Cathepsin E (CE) is the only known aspartic proteinase that exists as a homodimer consisting of two fully catalytically active monomers, which are covalently bound by a disulfide bond between two cysteine residues at the NH2-terminal region (Cys43 in human pro-CE). To understand the physiological significance of the dimer formation, the monomeric mutant of human CE was constructed by site-directed mutagenesis (Cys43 → Ser43) and expressed in Chinese hamster ovary (CHO) cells. Immunolocalization of the mutant protein at both the light and electron microscopic levels revealed the monomeric CE to be associated predominantly with the endoplasmic reticulum and the non-lysosomal endocytic organelles. The cellular localization of the monomeric protein was compatible with that of the wild-type (dimeric form) of recombinant human CE expressed in the same cells. The monomeric protein was generated primarily as the 46-kDa pro-CE with a high-mannose-type oligosaccharide chain in the cells. In addition to the maximal activation at around pH 3.5, a substantial proportion of the monomeric pro-CE was converted to the mature form by incubation at pH 7 and 37°C for 5 min. In contrast, the dimeric pro-CE was scarcely activated by treatment at pH 7. Although catalytic properties of the in vitro-activated monomeric CE appeared to be indistinguishable from those of the dimeric forms of natural and recombinant CE, the monomeric form was more unstable to pH and temperature changes than these dimeric forms. These results indicate that the dimerization of CE is not necessarily required for proper folding to express activity, correct intracellular localization and carbohydrate modification, but that it may be essential to structurally stabilize the molecule in vivo.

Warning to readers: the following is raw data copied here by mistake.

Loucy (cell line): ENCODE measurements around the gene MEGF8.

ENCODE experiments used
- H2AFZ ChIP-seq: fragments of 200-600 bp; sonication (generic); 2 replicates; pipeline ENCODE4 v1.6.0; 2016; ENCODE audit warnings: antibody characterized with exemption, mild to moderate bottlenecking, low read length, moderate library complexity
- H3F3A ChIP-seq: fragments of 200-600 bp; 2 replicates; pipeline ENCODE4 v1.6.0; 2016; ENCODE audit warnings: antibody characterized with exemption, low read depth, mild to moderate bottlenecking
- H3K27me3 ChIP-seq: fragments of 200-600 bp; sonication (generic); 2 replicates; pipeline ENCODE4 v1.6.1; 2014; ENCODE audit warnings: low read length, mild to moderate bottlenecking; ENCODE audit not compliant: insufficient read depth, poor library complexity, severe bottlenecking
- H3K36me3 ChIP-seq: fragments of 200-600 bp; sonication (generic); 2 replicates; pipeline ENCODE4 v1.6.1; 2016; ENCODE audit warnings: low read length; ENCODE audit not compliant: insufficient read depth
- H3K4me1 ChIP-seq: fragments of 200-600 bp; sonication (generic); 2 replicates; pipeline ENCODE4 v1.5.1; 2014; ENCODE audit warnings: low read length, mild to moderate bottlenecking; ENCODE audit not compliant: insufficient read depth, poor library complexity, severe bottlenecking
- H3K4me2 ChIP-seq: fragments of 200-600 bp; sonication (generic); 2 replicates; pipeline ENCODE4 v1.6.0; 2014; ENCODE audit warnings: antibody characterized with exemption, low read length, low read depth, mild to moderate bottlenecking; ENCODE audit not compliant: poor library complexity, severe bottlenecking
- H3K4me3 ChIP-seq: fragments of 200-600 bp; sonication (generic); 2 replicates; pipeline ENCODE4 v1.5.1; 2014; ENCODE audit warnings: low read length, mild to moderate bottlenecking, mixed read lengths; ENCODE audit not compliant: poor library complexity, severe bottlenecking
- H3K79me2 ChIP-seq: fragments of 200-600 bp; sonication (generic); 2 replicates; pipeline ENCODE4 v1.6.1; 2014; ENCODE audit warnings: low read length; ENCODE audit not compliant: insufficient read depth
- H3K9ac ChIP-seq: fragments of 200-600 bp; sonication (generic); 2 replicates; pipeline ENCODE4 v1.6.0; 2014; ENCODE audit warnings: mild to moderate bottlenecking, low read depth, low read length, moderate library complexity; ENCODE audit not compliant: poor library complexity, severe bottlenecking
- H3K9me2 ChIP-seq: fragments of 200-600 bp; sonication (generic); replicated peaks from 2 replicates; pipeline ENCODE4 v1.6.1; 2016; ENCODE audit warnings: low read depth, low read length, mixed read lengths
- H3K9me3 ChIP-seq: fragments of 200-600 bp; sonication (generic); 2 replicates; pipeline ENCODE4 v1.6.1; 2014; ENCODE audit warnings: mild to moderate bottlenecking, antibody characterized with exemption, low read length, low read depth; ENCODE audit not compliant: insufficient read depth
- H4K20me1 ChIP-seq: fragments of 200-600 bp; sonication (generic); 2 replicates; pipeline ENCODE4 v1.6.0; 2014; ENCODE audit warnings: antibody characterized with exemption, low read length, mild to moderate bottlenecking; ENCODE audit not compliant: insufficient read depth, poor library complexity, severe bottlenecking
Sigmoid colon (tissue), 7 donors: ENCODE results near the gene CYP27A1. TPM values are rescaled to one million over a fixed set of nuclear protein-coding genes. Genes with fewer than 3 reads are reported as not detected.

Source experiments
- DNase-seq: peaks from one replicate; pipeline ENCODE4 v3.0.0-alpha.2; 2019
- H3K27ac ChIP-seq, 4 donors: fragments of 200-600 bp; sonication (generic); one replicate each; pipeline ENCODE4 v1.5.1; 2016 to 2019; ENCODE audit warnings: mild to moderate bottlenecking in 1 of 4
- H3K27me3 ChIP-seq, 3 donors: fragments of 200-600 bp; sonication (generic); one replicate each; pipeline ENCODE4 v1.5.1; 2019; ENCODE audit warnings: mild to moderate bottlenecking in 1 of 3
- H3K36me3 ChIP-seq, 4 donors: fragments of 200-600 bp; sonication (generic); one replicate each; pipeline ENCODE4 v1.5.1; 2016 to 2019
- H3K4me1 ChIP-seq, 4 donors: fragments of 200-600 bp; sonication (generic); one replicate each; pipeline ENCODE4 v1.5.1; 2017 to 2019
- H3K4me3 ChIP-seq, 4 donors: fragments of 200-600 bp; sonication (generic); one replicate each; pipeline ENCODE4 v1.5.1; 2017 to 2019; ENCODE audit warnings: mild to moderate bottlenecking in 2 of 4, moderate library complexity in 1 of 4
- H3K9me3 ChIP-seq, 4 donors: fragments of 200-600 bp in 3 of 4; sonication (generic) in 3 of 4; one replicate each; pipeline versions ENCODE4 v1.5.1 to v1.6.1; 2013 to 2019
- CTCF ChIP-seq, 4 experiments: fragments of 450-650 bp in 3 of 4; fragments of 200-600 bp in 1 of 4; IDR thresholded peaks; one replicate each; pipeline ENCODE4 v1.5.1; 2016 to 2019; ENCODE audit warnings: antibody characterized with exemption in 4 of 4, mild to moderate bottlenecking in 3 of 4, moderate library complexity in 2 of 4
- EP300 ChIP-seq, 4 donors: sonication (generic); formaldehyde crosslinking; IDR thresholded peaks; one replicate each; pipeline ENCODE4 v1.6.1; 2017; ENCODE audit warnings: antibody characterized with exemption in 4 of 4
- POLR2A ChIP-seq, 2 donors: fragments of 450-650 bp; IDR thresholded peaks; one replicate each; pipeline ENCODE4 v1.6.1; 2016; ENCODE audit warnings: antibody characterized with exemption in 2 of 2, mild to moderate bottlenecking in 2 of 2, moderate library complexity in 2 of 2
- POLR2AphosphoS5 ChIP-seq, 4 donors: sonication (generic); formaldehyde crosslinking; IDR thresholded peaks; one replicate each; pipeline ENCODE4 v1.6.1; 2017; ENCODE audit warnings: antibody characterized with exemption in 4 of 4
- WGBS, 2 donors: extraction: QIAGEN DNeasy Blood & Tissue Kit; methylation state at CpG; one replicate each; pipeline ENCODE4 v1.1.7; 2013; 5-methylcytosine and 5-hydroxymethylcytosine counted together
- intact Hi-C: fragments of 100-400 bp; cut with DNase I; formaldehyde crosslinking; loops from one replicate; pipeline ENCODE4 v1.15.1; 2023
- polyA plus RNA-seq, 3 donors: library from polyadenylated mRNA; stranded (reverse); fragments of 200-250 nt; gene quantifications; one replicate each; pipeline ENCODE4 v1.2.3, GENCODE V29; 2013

|Number of pages||9|
|Journal||Journal of biochemistry|
|Publication status||Published - Jan 1996|
All Science Journal Classification (ASJC) codes
- Molecular Biology